Get ready for the first of a new breed of teachers in Arizona's public schools this year. They haven't taken any education courses. They haven't worked on their teaching skills in front of students. All they have is a bachelor's degree. Actually, if they've spent five years working in a field that's relevant to subjects taught in middle school or high school, they don't even need a bachelor's. A high school diploma will do. Or a GED. Hell, if you read the law passed during the last legislative session literally, they could be elementary school dropouts and teach.
But their lack of teaching qualifications isn't what makes them a new breed. Except for the elementary school dropouts, all those people could teach in Arizona's public schools on a temporary basis before the new teacher credentialing law went into effect. The difference is, for the first time, they will be presented with the newly minted Subject Matter Expert Standard Teaching Certificate, making them full fledged, credentialed teachers who can teach until they retire if they wish without ever taking an education course or having their proficiency in subject matter formally assessed.
The Subject Matter Expert Standard Teaching Certificate effectively de-professionalizes public school teaching in Arizona. It's the Un-credential. It's like the certificates little kids get when they participate in "everyone gets an award" races. If you gave your teenage babysitter a Child Management Certificate when she or he walks through your front door, it would mean as much. It's a teaching credential granted for showing up, yet it's the equivalent of a standard teaching certificate people earn by going through a teacher preparation program, passing subject matter and professional knowledge exams and teaching for two years.
The standard definition of a "profession" is a paid occupation that involves prolonged training and a formal qualification. Doctors fit that definition. So do lawyers. Teachers also make the cut when they're required to complete relevant coursework and training. But teachers with nothing more than a bachelor's degree, or just a high school diploma or GED plus some work experience, do not qualify as professionals.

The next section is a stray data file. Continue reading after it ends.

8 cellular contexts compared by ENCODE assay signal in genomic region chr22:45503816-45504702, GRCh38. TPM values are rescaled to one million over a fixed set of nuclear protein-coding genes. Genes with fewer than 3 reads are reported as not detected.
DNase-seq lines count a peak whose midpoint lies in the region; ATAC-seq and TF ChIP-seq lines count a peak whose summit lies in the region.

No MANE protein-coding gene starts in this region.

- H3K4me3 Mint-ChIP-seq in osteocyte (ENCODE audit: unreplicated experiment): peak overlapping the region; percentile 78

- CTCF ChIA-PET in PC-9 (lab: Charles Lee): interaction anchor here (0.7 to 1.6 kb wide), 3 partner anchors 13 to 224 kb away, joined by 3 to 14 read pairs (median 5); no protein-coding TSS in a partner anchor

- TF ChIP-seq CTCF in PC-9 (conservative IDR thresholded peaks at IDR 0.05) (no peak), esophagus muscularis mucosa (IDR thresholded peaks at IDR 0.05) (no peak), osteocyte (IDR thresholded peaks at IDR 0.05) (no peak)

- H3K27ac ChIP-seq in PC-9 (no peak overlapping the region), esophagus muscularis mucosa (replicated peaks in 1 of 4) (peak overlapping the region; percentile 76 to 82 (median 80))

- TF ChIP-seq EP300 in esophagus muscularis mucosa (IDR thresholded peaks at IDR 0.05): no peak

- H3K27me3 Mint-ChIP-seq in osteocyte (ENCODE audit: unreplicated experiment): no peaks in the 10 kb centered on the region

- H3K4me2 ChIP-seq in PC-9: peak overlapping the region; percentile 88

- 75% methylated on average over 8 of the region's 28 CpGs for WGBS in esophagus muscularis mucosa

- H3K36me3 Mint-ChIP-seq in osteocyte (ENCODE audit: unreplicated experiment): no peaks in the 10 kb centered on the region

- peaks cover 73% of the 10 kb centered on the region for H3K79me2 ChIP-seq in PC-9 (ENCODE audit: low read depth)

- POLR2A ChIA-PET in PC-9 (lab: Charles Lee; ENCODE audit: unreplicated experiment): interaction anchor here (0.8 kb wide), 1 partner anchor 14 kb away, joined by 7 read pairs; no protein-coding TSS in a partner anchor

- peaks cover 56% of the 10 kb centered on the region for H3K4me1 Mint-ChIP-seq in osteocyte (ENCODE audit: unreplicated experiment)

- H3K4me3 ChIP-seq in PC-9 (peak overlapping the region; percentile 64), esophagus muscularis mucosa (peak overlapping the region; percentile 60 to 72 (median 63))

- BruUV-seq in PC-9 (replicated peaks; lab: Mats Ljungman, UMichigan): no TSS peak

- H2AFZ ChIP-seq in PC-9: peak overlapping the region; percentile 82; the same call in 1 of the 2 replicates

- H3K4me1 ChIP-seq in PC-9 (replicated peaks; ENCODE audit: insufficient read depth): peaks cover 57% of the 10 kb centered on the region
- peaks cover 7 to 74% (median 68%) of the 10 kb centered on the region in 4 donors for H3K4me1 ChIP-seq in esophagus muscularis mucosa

But we had to do something to combat teacher shortages, right? According to Gov. Doug Ducey and Republican state legislators, that's why they created the Un-credential. The problem is, that's simply not true. The new law is in lockstep with the conservative crusade to de-professionalize the teaching profession. It's part of their long-standing effort to devalue, degrade and dismantle public education.
Before the new law, Arizona's public schools already had a way to hire teachers with minimal education and training if they needed to. People could teach with nothing more than a bachelor's degree by getting an Emergency Teaching Certificate, which is good for a year and can be renewed by taking a few education courses. People could also teach with nothing more than a high school diploma or a GED by getting an Emergency Substitute Certificate, through which they can only teach 120 days, not a full school year. It can be renewed with a little coursework in any subject.
So Arizona already had a low bar and an even lower bar for gaining the right to teach a classroom full of kids in a public school, but until this year, the state made it clear it didn't like the idea. The certificates were for emergencies only. Before hiring minimally qualified teachers, districts had to demonstrate they had tried to find more qualified people. And the emergency hires were short termers. If they wanted to stay longer, they could take some coursework so they could return for another year as short termers.
What used to be for emergencies is Arizona's new de-professionalized normal. If you've been reading what's been coming out of the conservative wing of the "education reform"/privatization movement, you know this has been coming for a long time. They've advocated for lowering the standards for teaching credentials for years through alternative credentialing programs whose shorter, undemanding programs speed people through the process. Some of them have been asking quietly, "Why do we need credentials at all?" And lately they've begun raising their voices, like in an article in Forbes magazine a few weeks ago, Teacher Certification Makes Public School Education Worse, Not Better. Arizona has broken new legislative ground by bringing the conservative dream of an uncertificated, de-professionalized public school teaching corps closer to reality.